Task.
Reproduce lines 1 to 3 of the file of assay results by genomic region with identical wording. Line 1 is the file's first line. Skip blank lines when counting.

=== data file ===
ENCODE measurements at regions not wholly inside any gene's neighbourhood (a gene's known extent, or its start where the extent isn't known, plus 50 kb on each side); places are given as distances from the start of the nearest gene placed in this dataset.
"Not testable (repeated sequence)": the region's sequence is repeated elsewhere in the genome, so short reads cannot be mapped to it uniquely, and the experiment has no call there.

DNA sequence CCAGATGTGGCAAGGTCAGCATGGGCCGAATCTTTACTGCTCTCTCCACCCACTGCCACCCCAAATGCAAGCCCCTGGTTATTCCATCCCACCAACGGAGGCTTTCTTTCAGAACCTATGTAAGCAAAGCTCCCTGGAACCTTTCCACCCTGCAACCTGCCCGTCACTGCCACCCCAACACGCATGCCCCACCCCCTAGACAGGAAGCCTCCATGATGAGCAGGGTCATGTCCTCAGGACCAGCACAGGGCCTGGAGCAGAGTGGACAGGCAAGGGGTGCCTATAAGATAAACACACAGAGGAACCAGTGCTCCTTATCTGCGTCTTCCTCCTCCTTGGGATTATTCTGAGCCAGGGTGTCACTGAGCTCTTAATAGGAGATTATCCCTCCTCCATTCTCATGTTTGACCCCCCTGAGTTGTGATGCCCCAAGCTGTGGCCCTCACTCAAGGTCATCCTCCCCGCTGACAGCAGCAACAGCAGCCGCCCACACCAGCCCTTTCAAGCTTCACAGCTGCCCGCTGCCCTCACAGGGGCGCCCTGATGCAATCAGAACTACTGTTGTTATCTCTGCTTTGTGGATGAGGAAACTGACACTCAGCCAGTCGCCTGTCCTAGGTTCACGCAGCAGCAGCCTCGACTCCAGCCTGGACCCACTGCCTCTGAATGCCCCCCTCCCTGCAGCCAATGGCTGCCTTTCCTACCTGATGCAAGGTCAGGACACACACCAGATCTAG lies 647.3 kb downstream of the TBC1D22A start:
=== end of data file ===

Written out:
ENCODE measurements at regions not wholly inside any gene's neighbourhood (a gene's known extent, or its start where the extent isn't known, plus 50 kb on each side); places are given as distances from the start of the nearest gene placed in this dataset.
"Not testable (repeated sequence)": the region's sequence is repeated elsewhere in the genome, so short reads cannot be mapped to it uniquely, and the experiment has no call there.

DNA sequence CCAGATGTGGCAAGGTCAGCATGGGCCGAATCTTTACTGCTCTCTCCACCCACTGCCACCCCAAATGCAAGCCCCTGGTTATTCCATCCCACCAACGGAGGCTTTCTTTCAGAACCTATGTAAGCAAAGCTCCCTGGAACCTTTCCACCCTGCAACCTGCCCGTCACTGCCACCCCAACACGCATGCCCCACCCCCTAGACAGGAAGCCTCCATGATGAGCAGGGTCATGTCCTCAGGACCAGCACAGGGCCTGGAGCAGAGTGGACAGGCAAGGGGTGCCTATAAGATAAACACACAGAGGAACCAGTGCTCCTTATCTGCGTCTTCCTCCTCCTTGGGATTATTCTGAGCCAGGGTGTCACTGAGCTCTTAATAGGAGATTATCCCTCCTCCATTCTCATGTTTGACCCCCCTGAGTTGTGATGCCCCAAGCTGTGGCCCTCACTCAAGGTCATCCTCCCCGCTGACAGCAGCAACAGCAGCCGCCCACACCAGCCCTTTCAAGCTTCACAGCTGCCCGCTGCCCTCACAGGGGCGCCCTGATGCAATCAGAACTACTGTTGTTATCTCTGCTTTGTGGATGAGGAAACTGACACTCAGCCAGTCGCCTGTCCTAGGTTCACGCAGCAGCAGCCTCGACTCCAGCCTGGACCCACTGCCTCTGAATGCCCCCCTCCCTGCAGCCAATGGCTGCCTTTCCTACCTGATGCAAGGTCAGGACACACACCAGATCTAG lies 647.3 kb downstream of the TBC1D22A start: